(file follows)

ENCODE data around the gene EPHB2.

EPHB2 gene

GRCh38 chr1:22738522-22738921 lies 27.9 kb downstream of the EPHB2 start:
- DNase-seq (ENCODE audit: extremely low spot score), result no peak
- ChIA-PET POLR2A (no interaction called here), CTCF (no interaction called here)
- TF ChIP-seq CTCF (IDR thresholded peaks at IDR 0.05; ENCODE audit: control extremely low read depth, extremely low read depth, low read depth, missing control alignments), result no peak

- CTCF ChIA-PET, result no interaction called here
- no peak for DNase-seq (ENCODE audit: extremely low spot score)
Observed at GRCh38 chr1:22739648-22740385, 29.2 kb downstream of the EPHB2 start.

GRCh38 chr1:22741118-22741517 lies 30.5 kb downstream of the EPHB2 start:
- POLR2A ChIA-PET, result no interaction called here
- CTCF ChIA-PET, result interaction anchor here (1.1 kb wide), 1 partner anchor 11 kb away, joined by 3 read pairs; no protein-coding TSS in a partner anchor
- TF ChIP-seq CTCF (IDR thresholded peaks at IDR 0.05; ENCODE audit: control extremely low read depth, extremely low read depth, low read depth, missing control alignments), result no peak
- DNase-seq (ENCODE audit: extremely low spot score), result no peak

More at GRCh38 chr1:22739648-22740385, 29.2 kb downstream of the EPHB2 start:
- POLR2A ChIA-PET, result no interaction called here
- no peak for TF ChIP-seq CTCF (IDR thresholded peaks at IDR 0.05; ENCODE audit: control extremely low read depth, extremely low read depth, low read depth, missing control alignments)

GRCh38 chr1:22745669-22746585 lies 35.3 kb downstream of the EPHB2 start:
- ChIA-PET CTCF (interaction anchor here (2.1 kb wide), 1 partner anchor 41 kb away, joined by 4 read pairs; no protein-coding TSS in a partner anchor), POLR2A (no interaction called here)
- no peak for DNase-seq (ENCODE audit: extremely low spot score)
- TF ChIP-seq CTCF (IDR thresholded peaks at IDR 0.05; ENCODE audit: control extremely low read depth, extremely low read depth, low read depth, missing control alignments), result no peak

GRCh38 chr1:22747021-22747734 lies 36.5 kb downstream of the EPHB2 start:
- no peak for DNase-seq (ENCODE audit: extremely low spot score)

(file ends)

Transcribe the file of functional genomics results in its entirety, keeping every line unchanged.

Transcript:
ENCODE data around the gene EPHB2.

EPHB2 gene

GRCh38 chr1:22738522-22738921 lies 27.9 kb downstream of the EPHB2 start:
- DNase-seq (ENCODE audit: extremely low spot score), result no peak
- ChIA-PET POLR2A (no interaction called here), CTCF (no interaction called here)
- TF ChIP-seq CTCF (IDR thresholded peaks at IDR 0.05; ENCODE audit: control extremely low read depth, extremely low read depth, low read depth, missing control alignments), result no peak

- CTCF ChIA-PET, result no interaction called here
- no peak for DNase-seq (ENCODE audit: extremely low spot score)
Observed at GRCh38 chr1:22739648-22740385, 29.2 kb downstream of the EPHB2 start.

GRCh38 chr1:22741118-22741517 lies 30.5 kb downstream of the EPHB2 start:
- POLR2A ChIA-PET, result no interaction called here
- CTCF ChIA-PET, result interaction anchor here (1.1 kb wide), 1 partner anchor 11 kb away, joined by 3 read pairs; no protein-coding TSS in a partner anchor
- TF ChIP-seq CTCF (IDR thresholded peaks at IDR 0.05; ENCODE audit: control extremely low read depth, extremely low read depth, low read depth, missing control alignments), result no peak
- DNase-seq (ENCODE audit: extremely low spot score), result no peak

More at GRCh38 chr1:22739648-22740385, 29.2 kb downstream of the EPHB2 start:
- POLR2A ChIA-PET, result no interaction called here
- no peak for TF ChIP-seq CTCF (IDR thresholded peaks at IDR 0.05; ENCODE audit: control extremely low read depth, extremely low read depth, low read depth, missing control alignments)

GRCh38 chr1:22745669-22746585 lies 35.3 kb downstream of the EPHB2 start:
- ChIA-PET CTCF (interaction anchor here (2.1 kb wide), 1 partner anchor 41 kb away, joined by 4 read pairs; no protein-coding TSS in a partner anchor), POLR2A (no interaction called here)
- no peak for DNase-seq (ENCODE audit: extremely low spot score)
- TF ChIP-seq CTCF (IDR thresholded peaks at IDR 0.05; ENCODE audit: control extremely low read depth, extremely low read depth, low read depth, missing control alignments), result no peak

GRCh38 chr1:22747021-22747734 lies 36.5 kb downstream of the EPHB2 start:
- no peak for DNase-seq (ENCODE audit: extremely low spot score)